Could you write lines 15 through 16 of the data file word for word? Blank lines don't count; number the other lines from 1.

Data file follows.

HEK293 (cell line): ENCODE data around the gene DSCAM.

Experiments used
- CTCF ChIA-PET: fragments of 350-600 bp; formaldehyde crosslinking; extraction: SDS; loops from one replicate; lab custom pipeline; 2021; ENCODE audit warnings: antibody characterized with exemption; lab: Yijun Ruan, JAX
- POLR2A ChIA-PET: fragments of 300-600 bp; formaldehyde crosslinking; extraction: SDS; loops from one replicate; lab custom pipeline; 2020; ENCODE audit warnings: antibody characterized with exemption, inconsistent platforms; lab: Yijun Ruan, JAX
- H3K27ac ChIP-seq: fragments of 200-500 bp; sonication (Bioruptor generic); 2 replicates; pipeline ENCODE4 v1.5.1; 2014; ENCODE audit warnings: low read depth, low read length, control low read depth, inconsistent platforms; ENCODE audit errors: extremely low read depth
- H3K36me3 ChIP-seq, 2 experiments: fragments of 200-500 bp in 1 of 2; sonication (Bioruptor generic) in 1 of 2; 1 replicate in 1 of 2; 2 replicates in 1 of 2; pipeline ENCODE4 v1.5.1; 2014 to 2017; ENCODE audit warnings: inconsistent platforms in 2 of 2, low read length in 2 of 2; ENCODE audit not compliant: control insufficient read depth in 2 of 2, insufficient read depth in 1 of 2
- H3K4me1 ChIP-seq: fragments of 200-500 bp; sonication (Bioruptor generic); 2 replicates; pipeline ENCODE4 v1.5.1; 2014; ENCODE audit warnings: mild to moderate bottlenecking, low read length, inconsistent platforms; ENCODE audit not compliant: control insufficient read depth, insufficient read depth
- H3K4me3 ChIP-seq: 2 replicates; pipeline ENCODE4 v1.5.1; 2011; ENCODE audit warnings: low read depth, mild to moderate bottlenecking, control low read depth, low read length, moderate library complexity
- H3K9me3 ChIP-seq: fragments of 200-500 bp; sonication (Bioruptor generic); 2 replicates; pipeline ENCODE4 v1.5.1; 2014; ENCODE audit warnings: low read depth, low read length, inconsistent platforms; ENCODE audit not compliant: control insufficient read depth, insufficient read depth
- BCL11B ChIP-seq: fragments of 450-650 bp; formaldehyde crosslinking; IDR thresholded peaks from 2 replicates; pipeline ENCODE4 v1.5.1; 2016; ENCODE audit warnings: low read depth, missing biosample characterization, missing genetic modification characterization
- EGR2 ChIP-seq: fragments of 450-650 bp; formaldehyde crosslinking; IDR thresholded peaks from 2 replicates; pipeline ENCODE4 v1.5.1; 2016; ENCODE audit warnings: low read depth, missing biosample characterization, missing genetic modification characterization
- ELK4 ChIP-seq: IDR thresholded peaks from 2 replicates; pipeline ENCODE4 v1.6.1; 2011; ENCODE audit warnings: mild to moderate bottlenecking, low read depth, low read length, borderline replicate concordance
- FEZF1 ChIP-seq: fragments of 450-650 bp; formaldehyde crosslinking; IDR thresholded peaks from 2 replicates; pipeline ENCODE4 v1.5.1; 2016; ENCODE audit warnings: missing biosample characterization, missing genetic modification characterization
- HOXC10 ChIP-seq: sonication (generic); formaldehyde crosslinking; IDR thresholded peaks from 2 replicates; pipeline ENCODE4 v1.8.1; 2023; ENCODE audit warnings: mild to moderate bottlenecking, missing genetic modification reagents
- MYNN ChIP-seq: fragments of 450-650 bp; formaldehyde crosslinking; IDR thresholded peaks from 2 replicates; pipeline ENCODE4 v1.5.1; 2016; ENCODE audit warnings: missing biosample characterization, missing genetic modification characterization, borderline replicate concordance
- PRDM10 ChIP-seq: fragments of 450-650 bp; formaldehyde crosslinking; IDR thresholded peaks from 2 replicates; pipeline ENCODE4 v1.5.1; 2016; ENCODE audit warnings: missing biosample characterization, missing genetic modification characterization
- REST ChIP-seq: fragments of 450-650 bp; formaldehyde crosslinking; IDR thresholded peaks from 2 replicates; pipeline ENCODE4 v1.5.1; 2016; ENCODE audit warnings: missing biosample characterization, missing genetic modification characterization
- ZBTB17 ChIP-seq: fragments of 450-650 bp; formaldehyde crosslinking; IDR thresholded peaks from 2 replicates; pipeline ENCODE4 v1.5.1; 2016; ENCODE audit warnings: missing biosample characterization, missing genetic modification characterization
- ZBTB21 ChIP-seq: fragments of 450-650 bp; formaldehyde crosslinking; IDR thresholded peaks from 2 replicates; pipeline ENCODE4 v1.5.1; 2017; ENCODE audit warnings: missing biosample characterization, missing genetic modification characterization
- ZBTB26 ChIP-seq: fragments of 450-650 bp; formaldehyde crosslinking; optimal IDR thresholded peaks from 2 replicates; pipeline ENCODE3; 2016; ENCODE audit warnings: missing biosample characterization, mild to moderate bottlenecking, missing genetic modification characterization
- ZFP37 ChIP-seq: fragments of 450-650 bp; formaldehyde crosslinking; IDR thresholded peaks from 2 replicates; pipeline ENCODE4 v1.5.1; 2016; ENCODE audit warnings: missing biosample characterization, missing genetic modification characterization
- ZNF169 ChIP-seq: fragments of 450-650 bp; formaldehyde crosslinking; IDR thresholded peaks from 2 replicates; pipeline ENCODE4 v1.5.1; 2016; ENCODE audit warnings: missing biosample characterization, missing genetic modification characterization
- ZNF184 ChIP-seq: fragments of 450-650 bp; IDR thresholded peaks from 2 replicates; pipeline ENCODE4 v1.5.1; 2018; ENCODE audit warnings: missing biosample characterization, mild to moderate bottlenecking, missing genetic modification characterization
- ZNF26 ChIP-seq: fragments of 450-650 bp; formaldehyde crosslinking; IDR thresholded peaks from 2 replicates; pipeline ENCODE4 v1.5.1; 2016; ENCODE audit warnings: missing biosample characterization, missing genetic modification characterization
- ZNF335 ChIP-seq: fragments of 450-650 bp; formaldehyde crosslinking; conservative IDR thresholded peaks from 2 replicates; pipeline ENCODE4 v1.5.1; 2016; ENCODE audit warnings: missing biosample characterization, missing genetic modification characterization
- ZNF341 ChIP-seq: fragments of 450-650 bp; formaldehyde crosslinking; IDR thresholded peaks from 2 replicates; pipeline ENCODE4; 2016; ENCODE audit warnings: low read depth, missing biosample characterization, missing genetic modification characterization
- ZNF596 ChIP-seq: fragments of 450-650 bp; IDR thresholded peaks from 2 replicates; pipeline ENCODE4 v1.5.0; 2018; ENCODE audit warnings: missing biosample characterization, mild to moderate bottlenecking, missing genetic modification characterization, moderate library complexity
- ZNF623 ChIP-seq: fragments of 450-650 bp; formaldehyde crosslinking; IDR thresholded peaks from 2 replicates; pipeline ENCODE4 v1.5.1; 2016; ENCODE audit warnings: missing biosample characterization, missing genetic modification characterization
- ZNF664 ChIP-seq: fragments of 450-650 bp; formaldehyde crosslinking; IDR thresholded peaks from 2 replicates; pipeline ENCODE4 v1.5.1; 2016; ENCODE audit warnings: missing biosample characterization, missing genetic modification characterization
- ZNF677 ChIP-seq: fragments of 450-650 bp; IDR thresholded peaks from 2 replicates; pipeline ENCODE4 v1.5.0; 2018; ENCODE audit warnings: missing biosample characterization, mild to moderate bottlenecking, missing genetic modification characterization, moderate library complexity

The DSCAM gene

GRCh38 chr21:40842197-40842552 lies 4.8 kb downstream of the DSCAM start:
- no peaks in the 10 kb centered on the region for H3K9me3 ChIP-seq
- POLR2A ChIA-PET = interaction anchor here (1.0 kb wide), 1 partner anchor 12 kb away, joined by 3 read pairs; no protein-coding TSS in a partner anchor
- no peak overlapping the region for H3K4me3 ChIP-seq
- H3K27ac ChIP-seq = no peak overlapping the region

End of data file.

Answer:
- MYNN ChIP-seq: fragments of 450-650 bp; formaldehyde crosslinking; IDR thresholded peaks from 2 replicates; pipeline ENCODE4 v1.5.1; 2016; ENCODE audit warnings: missing biosample characterization, missing genetic modification characterization, borderline replicate concordance
- PRDM10 ChIP-seq: fragments of 450-650 bp; formaldehyde crosslinking; IDR thresholded peaks from 2 replicates; pipeline ENCODE4 v1.5.1; 2016; ENCODE audit warnings: missing biosample characterization, missing genetic modification characterization